November 7, 1998

It was a beautiful day for November.  Clear, low 40s, very mild for Northern Illinois. 

I fretted about my appearance.  I curled my hair, did my make-up, painted my nails, and put on my lilac skirt-suit. 

He wore a black suit and tie. 

We opted not to spend money on clothes to be worn only once so we chose our nicest things that we already owned.

We didn’t do flowers, or a cake.  Or a church, or a reception hall.

We’d had those things in our first marriages, and this time around, pretty much our only thought was our vows.  We wrote our own [big surprise for writer and poet types, lol] because to us, nothing else mattered but the promises we were making to one another.  The promises were what was binding us, not the clothes or food. 

Still, I wanted to be pretty so I made last minute touch ups to my nails. 

We had a very tiny ceremony at my mother’s apartment, with only my 2 young daughters, my mother, and the minister present.  There was no aisle to walk down, no bridesmaids,  no flower girls, or groomsmen, not even any other family or friends present.  Honestly, our respective exes kept most friends we’d had from our previous marriages, and the rest of our relatives were over 2,000 miles away in California. 

Dane was worried the minister would have trouble finding my mother’s apartment, so he suggested we go outside to wait, to flag him down when we saw him drive by.  We also desperately wanted to have a smoke. 

While we were outside, we heard the girls [who were 9 and 5 at the time] coming down the stairs.  “C’mon, c’mon, hurry!” he whispered and took off running.  I was in heels so I struggled to keep up; I thought he’d seen the pastor’s car.

Once around the corner of the building, he tucked into a niche and pulled me next to him.  “Shh!  Shh!”  The girls were not far behind us but they hadn’t seen us, until they ran around the corner and Dane jumped out with a yell, scaring the daylights out of them!  They had that momentary look of horror on their faces before realizing it was just us, and Dane about collapsed in laughter.  The man adored scaring people!  We were all cracking up when the pastor arrived.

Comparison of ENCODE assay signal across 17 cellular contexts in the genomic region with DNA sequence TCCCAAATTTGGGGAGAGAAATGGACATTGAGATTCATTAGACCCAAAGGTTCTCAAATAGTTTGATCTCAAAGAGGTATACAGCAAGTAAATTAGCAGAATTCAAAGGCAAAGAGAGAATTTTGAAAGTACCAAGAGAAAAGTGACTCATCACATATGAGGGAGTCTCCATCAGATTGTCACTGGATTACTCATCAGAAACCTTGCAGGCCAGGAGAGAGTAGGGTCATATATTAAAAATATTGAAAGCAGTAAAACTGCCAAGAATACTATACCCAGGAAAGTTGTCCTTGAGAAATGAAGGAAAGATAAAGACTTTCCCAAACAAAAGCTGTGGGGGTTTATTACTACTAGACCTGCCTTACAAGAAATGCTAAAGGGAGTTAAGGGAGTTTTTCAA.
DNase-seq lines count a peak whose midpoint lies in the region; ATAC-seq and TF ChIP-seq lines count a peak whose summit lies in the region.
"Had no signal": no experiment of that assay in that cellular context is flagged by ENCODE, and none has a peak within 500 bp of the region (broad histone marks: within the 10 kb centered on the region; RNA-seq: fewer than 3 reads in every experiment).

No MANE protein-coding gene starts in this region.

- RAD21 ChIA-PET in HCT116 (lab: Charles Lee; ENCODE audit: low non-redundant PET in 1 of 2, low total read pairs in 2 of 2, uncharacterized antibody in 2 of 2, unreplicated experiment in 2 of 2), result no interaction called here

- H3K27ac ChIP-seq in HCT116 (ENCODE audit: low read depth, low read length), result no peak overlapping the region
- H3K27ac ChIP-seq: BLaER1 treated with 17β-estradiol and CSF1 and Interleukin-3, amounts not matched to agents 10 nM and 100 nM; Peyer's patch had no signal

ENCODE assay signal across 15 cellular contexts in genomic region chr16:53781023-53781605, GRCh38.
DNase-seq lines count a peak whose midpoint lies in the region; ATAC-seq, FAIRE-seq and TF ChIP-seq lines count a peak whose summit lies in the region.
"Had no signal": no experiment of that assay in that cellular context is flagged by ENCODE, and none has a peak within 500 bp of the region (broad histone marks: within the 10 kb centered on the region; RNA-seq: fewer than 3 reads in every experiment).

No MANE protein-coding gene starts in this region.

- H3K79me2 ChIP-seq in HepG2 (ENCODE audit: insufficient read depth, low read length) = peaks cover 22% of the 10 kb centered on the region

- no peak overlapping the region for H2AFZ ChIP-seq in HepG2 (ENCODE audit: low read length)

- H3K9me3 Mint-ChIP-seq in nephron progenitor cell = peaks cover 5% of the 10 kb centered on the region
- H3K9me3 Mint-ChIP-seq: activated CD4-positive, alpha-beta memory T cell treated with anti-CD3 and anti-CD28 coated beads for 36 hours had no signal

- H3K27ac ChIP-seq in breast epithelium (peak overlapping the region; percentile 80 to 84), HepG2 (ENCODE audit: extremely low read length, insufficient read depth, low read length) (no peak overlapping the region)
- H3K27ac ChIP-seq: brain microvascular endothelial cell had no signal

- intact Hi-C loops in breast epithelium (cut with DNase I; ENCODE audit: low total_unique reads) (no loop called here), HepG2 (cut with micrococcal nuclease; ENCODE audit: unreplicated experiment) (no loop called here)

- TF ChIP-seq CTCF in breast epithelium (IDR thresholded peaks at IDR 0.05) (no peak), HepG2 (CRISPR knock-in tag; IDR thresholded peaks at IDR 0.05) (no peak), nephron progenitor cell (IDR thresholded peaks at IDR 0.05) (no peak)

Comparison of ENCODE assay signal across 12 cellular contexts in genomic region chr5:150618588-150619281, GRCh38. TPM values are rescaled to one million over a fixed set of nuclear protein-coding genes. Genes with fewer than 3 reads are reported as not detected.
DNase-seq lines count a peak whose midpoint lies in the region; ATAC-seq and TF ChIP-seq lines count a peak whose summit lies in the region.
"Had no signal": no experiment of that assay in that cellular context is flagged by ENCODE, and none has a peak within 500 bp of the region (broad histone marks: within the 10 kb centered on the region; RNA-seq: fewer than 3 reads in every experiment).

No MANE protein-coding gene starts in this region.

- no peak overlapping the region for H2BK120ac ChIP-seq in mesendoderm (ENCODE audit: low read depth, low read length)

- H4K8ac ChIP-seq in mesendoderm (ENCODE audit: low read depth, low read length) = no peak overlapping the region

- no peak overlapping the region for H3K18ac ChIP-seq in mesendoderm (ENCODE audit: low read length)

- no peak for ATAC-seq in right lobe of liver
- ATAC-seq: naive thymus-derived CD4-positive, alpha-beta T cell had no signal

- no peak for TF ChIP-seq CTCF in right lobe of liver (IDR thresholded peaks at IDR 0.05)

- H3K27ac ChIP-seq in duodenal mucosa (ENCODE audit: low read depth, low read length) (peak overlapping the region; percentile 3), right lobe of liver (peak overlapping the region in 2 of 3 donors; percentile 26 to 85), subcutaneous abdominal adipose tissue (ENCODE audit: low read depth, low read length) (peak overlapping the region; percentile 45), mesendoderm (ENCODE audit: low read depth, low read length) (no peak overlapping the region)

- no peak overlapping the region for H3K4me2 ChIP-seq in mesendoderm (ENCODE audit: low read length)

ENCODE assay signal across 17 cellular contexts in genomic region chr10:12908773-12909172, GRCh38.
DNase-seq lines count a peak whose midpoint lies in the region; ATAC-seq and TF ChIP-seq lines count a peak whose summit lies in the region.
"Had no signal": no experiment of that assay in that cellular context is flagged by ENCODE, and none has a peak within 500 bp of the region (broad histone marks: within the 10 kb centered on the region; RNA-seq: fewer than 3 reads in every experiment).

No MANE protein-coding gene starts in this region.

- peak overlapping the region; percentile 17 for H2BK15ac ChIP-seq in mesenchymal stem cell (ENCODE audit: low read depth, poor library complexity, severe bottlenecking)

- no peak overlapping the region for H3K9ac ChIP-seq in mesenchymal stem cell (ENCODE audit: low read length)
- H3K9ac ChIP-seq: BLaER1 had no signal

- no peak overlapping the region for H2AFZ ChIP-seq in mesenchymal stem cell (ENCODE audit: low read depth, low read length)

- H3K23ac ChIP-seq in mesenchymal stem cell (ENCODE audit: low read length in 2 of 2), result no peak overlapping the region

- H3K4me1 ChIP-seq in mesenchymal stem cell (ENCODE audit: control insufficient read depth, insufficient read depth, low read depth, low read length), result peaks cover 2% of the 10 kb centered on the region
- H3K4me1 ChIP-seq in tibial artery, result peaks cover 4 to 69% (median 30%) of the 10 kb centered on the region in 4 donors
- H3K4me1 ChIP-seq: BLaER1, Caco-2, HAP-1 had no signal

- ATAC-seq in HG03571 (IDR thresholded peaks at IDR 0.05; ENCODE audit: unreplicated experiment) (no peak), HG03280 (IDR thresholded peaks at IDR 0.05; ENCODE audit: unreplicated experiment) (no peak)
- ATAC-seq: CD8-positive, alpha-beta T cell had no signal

Once we got back upstairs, my mother played a song that, unbeknownst to her, was pretty much the theme song to mine and Dane’s relationship.  I would never share such things with my mother, so it seemed pretty serendipitous that she chose that particular song, from my favorite Disney movie. 

We spoke our vows, and then sat down to a meal that my mother had prepared.

To say my mother really had no cooking skills is the polite way to say it.  I don’t even recall what she made.  We pushed food around our plates more than ate any of it.  We just wanted to get out of there!  Which we did after what seemed a reasonable amount of time.  We headed back to Dane’s apartment, and some time after that, realized we were starving. 

We were not going to cook on our wedding day so we opted to go out.

The first place we saw was a KFC so we shrugged and thought, well, it’s food, and we’re hungry, and why not?  Little did we realize we were starting a tradition!  Most anniversaries after that we got KFC to celebrate, laughing at our own joke.  “Hey, we’re easy and cheap!  What a bargain!” 

Sometime later that evening I realized, “Oh my gosh, we didn’t take pictures!”  We had been in such a hurry to get out of there, we forgot pictures!  *facepalm*  You’ll have to take my word for it – he was dreamy in a suit! 

Twenty-two years ago today, even on the same day of the week, we were married.  There was a lot of sorrow in those years, lots of bad things that happened to us, but there was also more joy than I thought possible.  I know our marriage was blessed.  I see the faces of my children and I know we were blessed.  We were best friends, and soul mates.  Dreams that became reality.  I counted the days, and we had 7,770 days as husband and wife.  Many might know what a trinity of 7’s means, how symbolic that is. 

Yes, we were blessed. 

Happy Anniversary, my Beloved. 


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